Prison System in America

A. Coercive Mobility and Counting Prisoners

In 21st-century America, imprisonment typically moves people out of large urban centers and into rural communities. This has major implications for electoral apportionment and financial distributions. The census general rule is to count people in their usual residence, “the place where they live and sleep most of the time.” The usual residence need not be the same as a person’s legal or voting residence, and a person need not be there at the time of the literal census. The person can take a vacation and still count at home, or even work overseas and still count at home.

The Census Bureau counts prisoners as residents of the town that contains the prison in which they are housed. This practice reduces the population of communities where most prisoners originate (usually urban, low-income, minority communities) and swells the population of rural communities that host prisons. When prisoners are counted as residents of the prison town, it leads to misleading portrayals of which counties are growing or declining. Urban and black communities are the losers in the census count, since congressional apportionment of services, grants, funds, poverty relief, welfare, and so forth are based on census figures.

An accurate count of the population is used to apportion voting representation, draw political boundaries, and allocate state and federal funds among local and state governments. Mass incarceration distorts this fundamental tool of representative democracy. In the 1990s, 30% of new residents in upstate New York were prisoners. About 200 counties in the United States have more than 5% of the population in prison. Many have more than 20% of their population in prison. (In at least 21 Texas counties, inmates account for over 20% of the local population.) But when released, prisoners usually return to the community they call home. Whatever benefits accrue to a jurisdiction by virtue of its population, urban communities with high incarceration rates are losing. Conversely, rural counties with prisons are getting more than their fair share.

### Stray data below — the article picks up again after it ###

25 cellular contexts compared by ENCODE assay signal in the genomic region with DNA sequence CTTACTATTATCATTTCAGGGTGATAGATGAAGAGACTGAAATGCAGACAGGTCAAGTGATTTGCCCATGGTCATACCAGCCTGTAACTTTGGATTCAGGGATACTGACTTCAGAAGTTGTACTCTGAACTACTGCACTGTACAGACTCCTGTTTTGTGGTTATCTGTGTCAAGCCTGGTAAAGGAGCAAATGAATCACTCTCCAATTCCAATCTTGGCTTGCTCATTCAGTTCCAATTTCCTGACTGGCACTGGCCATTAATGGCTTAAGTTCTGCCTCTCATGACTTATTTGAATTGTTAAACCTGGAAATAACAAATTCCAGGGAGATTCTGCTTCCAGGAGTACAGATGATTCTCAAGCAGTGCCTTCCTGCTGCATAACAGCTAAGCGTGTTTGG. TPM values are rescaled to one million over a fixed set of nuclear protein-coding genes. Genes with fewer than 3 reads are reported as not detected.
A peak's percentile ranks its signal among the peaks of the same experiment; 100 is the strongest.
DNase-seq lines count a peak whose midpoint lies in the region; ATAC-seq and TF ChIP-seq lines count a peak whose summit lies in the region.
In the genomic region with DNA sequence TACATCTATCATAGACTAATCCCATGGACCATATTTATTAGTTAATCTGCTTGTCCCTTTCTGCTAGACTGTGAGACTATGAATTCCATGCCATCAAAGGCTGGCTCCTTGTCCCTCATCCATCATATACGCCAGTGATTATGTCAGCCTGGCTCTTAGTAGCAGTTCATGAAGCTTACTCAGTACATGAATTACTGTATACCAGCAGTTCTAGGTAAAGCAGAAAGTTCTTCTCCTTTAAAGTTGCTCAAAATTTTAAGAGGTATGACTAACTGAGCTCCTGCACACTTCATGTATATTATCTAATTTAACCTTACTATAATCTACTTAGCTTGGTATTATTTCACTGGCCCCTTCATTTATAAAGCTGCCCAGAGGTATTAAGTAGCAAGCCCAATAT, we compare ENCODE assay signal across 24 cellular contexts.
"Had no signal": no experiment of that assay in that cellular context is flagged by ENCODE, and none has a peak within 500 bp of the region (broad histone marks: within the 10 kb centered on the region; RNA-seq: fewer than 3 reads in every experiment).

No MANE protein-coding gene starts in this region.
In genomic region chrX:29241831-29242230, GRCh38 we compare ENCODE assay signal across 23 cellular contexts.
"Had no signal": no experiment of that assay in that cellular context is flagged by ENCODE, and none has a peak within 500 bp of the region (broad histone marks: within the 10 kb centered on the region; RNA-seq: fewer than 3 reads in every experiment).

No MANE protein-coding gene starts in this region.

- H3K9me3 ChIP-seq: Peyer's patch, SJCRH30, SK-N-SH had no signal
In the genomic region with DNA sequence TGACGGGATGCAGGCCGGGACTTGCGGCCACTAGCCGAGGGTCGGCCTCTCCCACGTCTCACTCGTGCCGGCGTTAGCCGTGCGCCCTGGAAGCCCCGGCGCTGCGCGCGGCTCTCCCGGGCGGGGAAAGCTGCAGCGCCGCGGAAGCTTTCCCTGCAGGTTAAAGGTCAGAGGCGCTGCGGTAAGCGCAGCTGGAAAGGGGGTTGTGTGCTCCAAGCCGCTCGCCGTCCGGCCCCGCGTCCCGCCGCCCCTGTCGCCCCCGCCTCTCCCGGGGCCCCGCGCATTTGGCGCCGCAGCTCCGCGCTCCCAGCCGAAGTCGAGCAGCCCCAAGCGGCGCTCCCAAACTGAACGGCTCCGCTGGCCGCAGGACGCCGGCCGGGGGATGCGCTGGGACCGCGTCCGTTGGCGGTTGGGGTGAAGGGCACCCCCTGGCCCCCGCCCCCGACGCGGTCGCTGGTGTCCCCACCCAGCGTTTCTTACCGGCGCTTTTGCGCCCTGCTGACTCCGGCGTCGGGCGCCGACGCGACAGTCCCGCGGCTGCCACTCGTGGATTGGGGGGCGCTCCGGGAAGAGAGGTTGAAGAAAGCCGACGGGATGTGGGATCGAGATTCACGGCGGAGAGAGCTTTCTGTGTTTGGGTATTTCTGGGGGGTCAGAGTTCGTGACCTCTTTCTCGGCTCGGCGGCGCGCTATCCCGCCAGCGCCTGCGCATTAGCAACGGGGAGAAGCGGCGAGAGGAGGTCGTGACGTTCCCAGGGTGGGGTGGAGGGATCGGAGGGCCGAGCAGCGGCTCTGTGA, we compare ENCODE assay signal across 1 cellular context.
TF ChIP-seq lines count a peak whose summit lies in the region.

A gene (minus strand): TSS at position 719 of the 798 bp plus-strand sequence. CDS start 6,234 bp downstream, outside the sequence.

The official constitutional purpose of the census is political apportionment. About 12% of all African American men live in prison. Most of them are apportioned to districts that do not reflect the interests of their home communities or their personal political concerns. Significant densities of prisoners in state legislative districts are important because most criminal justice policy is made at the state level. Each free resident of a rural district with prisons gets a larger voice in the state capital than free residents in urban districts that have high numbers of residents in prisons. Prisons inflate the political clout of every real rural constituent. And at the state level, counting urban residents as rural residents dilutes urban voting strength and increases the weight of a vote in rural districts.